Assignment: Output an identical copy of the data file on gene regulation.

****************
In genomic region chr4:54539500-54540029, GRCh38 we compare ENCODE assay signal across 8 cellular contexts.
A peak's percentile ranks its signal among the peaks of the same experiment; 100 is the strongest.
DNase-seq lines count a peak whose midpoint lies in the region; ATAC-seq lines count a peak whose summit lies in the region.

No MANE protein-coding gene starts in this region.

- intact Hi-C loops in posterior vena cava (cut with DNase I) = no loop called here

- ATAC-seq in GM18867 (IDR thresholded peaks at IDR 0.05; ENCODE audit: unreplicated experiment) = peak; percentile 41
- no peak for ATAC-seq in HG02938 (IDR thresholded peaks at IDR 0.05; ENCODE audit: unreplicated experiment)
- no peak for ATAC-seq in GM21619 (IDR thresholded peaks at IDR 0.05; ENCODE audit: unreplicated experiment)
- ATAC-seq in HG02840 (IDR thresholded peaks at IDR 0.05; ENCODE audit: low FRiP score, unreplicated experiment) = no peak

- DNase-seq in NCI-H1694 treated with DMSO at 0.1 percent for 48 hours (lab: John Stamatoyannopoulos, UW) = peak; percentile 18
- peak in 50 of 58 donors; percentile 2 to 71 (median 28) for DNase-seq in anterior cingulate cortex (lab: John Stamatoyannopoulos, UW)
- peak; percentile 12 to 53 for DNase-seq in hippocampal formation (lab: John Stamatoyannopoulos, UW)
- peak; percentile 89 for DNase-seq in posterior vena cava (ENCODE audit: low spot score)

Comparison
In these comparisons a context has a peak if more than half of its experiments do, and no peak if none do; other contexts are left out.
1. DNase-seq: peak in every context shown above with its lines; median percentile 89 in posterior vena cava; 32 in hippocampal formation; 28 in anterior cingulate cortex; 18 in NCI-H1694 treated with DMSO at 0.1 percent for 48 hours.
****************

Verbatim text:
In genomic region chr4:54539500-54540029, GRCh38 we compare ENCODE assay signal across 8 cellular contexts.
A peak's percentile ranks its signal among the peaks of the same experiment; 100 is the strongest.
DNase-seq lines count a peak whose midpoint lies in the region; ATAC-seq lines count a peak whose summit lies in the region.

No MANE protein-coding gene starts in this region.

- intact Hi-C loops in posterior vena cava (cut with DNase I) = no loop called here

- ATAC-seq in GM18867 (IDR thresholded peaks at IDR 0.05; ENCODE audit: unreplicated experiment) = peak; percentile 41
- no peak for ATAC-seq in HG02938 (IDR thresholded peaks at IDR 0.05; ENCODE audit: unreplicated experiment)
- no peak for ATAC-seq in GM21619 (IDR thresholded peaks at IDR 0.05; ENCODE audit: unreplicated experiment)
- ATAC-seq in HG02840 (IDR thresholded peaks at IDR 0.05; ENCODE audit: low FRiP score, unreplicated experiment) = no peak

- DNase-seq in NCI-H1694 treated with DMSO at 0.1 percent for 48 hours (lab: John Stamatoyannopoulos, UW) = peak; percentile 18
- peak in 50 of 58 donors; percentile 2 to 71 (median 28) for DNase-seq in anterior cingulate cortex (lab: John Stamatoyannopoulos, UW)
- peak; percentile 12 to 53 for DNase-seq in hippocampal formation (lab: John Stamatoyannopoulos, UW)
- peak; percentile 89 for DNase-seq in posterior vena cava (ENCODE audit: low spot score)

Comparison
In these comparisons a context has a peak if more than half of its experiments do, and no peak if none do; other contexts are left out.
1. DNase-seq: peak in every context shown above with its lines; median percentile 89 in posterior vena cava; 32 in hippocampal formation; 28 in anterior cingulate cortex; 18 in NCI-H1694 treated with DMSO at 0.1 percent for 48 hours.